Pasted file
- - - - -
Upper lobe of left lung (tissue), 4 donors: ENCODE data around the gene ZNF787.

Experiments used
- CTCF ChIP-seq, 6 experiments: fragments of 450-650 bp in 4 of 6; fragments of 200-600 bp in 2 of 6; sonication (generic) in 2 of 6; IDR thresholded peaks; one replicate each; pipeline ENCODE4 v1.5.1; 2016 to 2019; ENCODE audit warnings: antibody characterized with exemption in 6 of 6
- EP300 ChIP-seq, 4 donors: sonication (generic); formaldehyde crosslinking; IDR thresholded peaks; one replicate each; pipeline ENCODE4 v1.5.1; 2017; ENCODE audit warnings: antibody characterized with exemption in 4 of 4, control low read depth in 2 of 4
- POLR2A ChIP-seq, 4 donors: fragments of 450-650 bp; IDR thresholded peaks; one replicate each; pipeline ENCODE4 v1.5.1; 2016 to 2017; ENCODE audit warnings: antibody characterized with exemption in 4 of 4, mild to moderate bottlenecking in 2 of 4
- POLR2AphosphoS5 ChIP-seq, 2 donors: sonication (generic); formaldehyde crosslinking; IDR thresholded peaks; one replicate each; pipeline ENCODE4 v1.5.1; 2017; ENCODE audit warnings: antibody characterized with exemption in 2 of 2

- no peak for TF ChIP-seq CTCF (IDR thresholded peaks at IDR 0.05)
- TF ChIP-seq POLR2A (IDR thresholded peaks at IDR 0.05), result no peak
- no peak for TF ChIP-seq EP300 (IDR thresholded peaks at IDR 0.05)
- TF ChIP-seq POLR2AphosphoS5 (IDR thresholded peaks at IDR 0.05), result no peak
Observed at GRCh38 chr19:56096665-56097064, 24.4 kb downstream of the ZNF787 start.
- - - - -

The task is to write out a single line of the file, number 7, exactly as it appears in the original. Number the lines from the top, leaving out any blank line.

- no peak for TF ChIP-seq CTCF (IDR thresholded peaks at IDR 0.05)